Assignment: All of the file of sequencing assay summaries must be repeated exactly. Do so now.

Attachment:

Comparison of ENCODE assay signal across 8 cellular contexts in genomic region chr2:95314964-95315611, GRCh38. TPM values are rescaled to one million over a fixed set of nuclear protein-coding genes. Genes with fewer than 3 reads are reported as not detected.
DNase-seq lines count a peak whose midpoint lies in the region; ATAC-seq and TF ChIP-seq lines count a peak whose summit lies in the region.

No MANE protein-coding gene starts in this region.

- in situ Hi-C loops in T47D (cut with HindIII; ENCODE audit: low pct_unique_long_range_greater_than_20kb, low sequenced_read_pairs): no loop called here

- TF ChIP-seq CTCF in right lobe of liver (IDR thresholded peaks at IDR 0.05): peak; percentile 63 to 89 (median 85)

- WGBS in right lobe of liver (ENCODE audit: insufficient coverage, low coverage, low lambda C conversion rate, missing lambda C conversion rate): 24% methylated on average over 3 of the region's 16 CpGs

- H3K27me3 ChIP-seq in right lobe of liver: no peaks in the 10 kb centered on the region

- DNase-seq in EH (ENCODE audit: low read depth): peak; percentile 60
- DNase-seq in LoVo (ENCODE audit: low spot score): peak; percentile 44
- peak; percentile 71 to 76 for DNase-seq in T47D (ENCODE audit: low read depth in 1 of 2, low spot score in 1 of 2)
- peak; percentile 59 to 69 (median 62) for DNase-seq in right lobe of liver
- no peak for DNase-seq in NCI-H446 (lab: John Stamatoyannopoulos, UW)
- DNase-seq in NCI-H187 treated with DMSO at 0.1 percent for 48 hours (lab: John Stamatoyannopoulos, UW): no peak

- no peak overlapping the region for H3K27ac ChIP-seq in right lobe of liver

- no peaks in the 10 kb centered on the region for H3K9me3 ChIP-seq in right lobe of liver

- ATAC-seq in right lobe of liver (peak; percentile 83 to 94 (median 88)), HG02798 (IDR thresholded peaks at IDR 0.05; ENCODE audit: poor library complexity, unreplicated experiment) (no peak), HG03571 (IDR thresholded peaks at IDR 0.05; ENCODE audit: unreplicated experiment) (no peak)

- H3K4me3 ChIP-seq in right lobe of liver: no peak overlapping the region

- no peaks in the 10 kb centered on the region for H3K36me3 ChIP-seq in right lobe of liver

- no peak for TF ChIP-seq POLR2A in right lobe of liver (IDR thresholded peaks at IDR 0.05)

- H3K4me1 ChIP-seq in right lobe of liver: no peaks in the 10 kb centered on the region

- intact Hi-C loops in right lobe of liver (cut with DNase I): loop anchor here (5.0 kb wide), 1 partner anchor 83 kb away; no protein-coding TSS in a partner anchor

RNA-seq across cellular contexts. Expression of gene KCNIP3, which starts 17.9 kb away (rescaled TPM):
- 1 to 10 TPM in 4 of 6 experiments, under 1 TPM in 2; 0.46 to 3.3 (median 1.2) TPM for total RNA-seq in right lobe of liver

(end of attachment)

Comparison of ENCODE assay signal across 8 cellular contexts in genomic region chr2:95314964-95315611, GRCh38. TPM values are rescaled to one million over a fixed set of nuclear protein-coding genes. Genes with fewer than 3 reads are reported as not detected.
DNase-seq lines count a peak whose midpoint lies in the region; ATAC-seq and TF ChIP-seq lines count a peak whose summit lies in the region.

No MANE protein-coding gene starts in this region.

- in situ Hi-C loops in T47D (cut with HindIII; ENCODE audit: low pct_unique_long_range_greater_than_20kb, low sequenced_read_pairs): no loop called here

- TF ChIP-seq CTCF in right lobe of liver (IDR thresholded peaks at IDR 0.05): peak; percentile 63 to 89 (median 85)

- WGBS in right lobe of liver (ENCODE audit: insufficient coverage, low coverage, low lambda C conversion rate, missing lambda C conversion rate): 24% methylated on average over 3 of the region's 16 CpGs

- H3K27me3 ChIP-seq in right lobe of liver: no peaks in the 10 kb centered on the region

- DNase-seq in EH (ENCODE audit: low read depth): peak; percentile 60
- DNase-seq in LoVo (ENCODE audit: low spot score): peak; percentile 44
- peak; percentile 71 to 76 for DNase-seq in T47D (ENCODE audit: low read depth in 1 of 2, low spot score in 1 of 2)
- peak; percentile 59 to 69 (median 62) for DNase-seq in right lobe of liver
- no peak for DNase-seq in NCI-H446 (lab: John Stamatoyannopoulos, UW)
- DNase-seq in NCI-H187 treated with DMSO at 0.1 percent for 48 hours (lab: John Stamatoyannopoulos, UW): no peak

- no peak overlapping the region for H3K27ac ChIP-seq in right lobe of liver

- no peaks in the 10 kb centered on the region for H3K9me3 ChIP-seq in right lobe of liver

- ATAC-seq in right lobe of liver (peak; percentile 83 to 94 (median 88)), HG02798 (IDR thresholded peaks at IDR 0.05; ENCODE audit: poor library complexity, unreplicated experiment) (no peak), HG03571 (IDR thresholded peaks at IDR 0.05; ENCODE audit: unreplicated experiment) (no peak)

- H3K4me3 ChIP-seq in right lobe of liver: no peak overlapping the region

- no peaks in the 10 kb centered on the region for H3K36me3 ChIP-seq in right lobe of liver

- no peak for TF ChIP-seq POLR2A in right lobe of liver (IDR thresholded peaks at IDR 0.05)

- H3K4me1 ChIP-seq in right lobe of liver: no peaks in the 10 kb centered on the region

- intact Hi-C loops in right lobe of liver (cut with DNase I): loop anchor here (5.0 kb wide), 1 partner anchor 83 kb away; no protein-coding TSS in a partner anchor

RNA-seq across cellular contexts. Expression of gene KCNIP3, which starts 17.9 kb away (rescaled TPM):
- 1 to 10 TPM in 4 of 6 experiments, under 1 TPM in 2; 0.46 to 3.3 (median 1.2) TPM for total RNA-seq in right lobe of liver